They are one of the worlds most recognizable edible flowers. They are known to originate from Central Asia, and from there naturalize sub tropical areas of the world including the Mediterranean. It has since then spread the world over, with almost every country on earth knowing this sunny yellow pomp, whether friend or foe.
The first mention of the Dandelion as a medicine is in the works of the Arabian physicians of the tenth and eleventh centuries, who speak of it as a sort of wild Endive, under the name ofTaraxcacon. I also found folk lore of it being used in Welsh medicines of the thirteenth century. The oldest references to using this plant as a traditional tonic is in Ayurvedic medicine that dates back thousands of years in India, I have also come across new writings about the use by Native Americans using dandelions (1) to treat acne, appendicitis, appetite stimulant, boils, detox, diabetes, diarrhoea, diuretic, digestive disorders (aids), eye problems, fever, gallbladder problems, heartburn, inflammation and swelling, liver tonics, scurvy (vitamin C deficiency), stomach problems, urinary problems.
The dandelion has been known throughout time as traditional medicine and has an incredible nutrient composition. Rich in A, B complex, C, D, and K, as well as minerals such as iron, potassium, and zinc, its leaves and flower has been used to make teas, to eat, to make wines, the root is made into a coffee substitute.
According to Health Canada's Food and Nutrient Profile, dandelions contain per 100 grams ( which loosely equals about 1.25 cups of the raw leafy greens)
3.5g = 9% of dietary fiber,
0.25mg = 19% of vitamin B-6 (pyridoxine),
0.26mg = 20% of Riboflavin,
35mg = 58% of vitamin C,
5854 microgr =338% of vitamin A (beta carotene)
397 mg =649% of vitamin K, Potassium
3.10 mg =39% of iron and
187 mg =19% of calcium.
(Note: RDA-Recommended daily allowance) (2)
Want to get more of this health food in your diet?
~Young, tender leaves may be picked from organic gardens or purchased at markets and consumed fresh to use in salads, sandwiches, either alone or in combination with other greens like kale, spinach, cabbage, lettuce, or juices.
~ Dandelion leaves may also be used in cooking, I throw them in curries, stews, soups, steamed veggies, casseroles, or anything I would add another dark leafy green to.
~The dried leaves may be used to make teas and tonics.
~ The flowers may be used to garnish a salad, use in the preparation of wine, or pick the petals and use them in baking like pancakes or scones.
~ The roots can be roasted and ground into a coffee substitute.
Note on Preperation;
Wash and dry the leaves as you would any other leafy green.
To reduce bitterness, blanching them will help. Submerge them in boiling water for 1 minute, then immediately submerge them in cold water.
Safety Profile Although dandelions contain some bitter principles and it can be used in healthy individuals safely, without reservation know that in some sensitive individuals it may induce allergic contact dermatitis (itchy skin and possibly eyes). However, with patients on potassium sparing diuretic therapy, it may aggravate potassium toxicity.
When introducing any new food into the diet, start with a small amount and be aware of any reactions that might occur.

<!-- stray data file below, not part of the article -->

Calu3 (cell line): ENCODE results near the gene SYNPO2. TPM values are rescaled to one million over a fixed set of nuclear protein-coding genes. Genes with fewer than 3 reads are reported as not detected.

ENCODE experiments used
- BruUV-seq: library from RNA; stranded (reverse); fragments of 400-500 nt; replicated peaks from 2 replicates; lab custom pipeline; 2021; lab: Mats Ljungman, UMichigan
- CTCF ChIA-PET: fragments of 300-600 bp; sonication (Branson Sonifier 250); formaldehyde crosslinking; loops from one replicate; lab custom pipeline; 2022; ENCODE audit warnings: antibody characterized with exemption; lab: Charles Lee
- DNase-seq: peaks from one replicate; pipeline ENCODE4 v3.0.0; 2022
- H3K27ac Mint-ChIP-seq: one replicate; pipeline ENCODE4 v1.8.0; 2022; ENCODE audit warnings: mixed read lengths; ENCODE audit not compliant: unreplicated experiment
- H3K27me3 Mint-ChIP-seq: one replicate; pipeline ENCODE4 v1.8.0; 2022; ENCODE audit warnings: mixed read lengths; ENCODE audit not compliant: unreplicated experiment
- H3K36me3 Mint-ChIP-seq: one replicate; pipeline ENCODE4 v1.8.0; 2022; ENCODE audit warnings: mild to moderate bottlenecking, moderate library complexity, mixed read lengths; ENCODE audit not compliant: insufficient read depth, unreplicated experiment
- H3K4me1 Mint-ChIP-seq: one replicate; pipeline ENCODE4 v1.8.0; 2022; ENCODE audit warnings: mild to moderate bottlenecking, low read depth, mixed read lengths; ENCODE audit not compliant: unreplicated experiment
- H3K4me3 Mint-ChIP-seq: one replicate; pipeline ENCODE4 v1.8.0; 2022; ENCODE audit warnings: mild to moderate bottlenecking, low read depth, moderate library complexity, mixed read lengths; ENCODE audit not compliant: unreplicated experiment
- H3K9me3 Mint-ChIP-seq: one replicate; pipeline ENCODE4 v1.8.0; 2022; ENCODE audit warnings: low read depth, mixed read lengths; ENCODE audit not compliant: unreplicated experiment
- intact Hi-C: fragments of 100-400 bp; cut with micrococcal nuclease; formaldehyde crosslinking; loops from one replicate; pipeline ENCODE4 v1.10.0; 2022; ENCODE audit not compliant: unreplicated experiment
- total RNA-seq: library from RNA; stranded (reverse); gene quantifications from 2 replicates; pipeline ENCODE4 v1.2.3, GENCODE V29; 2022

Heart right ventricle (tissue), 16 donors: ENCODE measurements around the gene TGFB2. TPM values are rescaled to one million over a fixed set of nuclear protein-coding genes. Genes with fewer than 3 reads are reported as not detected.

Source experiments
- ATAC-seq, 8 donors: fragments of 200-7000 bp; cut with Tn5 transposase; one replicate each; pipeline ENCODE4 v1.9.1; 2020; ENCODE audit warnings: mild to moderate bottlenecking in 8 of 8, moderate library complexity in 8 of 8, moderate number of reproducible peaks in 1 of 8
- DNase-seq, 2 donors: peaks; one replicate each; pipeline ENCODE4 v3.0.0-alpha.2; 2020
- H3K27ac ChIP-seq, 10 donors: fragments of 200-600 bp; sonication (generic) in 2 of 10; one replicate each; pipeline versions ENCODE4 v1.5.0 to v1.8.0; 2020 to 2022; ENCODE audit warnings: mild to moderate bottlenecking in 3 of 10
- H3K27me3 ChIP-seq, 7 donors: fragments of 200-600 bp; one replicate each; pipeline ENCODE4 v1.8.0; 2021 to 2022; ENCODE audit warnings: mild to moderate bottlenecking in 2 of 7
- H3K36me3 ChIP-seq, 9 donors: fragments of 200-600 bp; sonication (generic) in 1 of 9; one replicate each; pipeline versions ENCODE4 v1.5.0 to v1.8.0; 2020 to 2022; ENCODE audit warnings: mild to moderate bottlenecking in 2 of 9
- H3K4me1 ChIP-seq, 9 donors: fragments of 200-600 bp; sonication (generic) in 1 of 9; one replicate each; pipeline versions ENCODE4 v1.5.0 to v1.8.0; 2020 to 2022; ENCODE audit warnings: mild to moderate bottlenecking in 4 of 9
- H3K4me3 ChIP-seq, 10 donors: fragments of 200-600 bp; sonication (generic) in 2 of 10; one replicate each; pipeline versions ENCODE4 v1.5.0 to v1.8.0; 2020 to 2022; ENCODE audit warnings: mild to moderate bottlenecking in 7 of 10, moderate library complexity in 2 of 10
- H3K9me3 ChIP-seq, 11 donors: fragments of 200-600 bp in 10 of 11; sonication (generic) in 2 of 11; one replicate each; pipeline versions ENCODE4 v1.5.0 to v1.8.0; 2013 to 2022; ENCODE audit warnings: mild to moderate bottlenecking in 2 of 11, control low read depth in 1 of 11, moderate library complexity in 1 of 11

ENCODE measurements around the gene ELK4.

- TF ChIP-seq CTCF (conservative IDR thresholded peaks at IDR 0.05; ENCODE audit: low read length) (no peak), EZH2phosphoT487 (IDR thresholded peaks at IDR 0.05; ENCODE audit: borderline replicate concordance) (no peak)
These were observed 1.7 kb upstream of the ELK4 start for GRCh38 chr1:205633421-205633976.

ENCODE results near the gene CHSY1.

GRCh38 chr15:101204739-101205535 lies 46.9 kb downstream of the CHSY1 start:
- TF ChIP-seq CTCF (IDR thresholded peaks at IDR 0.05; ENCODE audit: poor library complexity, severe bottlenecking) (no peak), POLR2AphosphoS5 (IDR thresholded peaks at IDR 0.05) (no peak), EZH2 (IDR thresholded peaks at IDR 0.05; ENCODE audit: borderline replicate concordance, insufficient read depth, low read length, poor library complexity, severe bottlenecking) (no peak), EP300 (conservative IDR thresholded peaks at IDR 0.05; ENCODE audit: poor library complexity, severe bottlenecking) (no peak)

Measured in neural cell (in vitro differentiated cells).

So Why are we continuously assaulting these health foods that grow readily at you finger tips?
Even this year I was worried that I had so many of them in my back yard that they might take over and the grass would somehow be chocked out. As an organic gardener I went at de-heading them every morning while I took my tea, seeing where the new ones where going to pop up and the low liers that evaded the mower.
To be honest, it took a good 2 weeks every second morning, and now, I cant even find a sunny yellow to be the cover model of this post!
Thinking I might find a patch farther a field than the backyard, I walked up to the ravine with the camera to find some beauties, but no, nothing to be found except the wild grasses and an occasional black eye Susan.
I went for a sunny afternoon walk and about a half km from the house ran into a bright yellow sign, somewhat the colour of a dandelion, sticking out of a grassy stretch between a row of houses and the road.
“This Area has been treated”
AHHHHH! I just walked into a land mine! In my mind at least, poisonous toxins that I was standing within, in flip flops, with no arms or legs covered, and immediately felt the rush of hot blood come into my face and my ears. It may have been an effect of the herbicide, it may have been that I was infuriated that they are using toxic chemicals to rid our city of “unsightly” weeds, cosmetic applications, that are only know for ill effect of human health.
I stormed home and pulled up the city of Calgary's website, there were notifications of spraying and in what area, but no information on what was used and exact dates. I called 311, our access to all things Calgary, city information.
As I could not read what exactly was spayed on that strip of land directly behind 30 houses in my neighbourhood, I thought 311 would give me the answers.... Nope, no answers there, but the operator was kind enough to have someone call back crazy as soon as possible with that answer. She was seemingly surprised that anyone cared what was being sprayed and informed me that most people are calling to ask when the poison trucks will rid their neighbourhood of the hated yellow fields...
More on this phone call and what I found out about the chemicals the city of Calgary are using in the next post, for know, take in the health, try a nibble of a dandelion, but make sure it's from an organic source!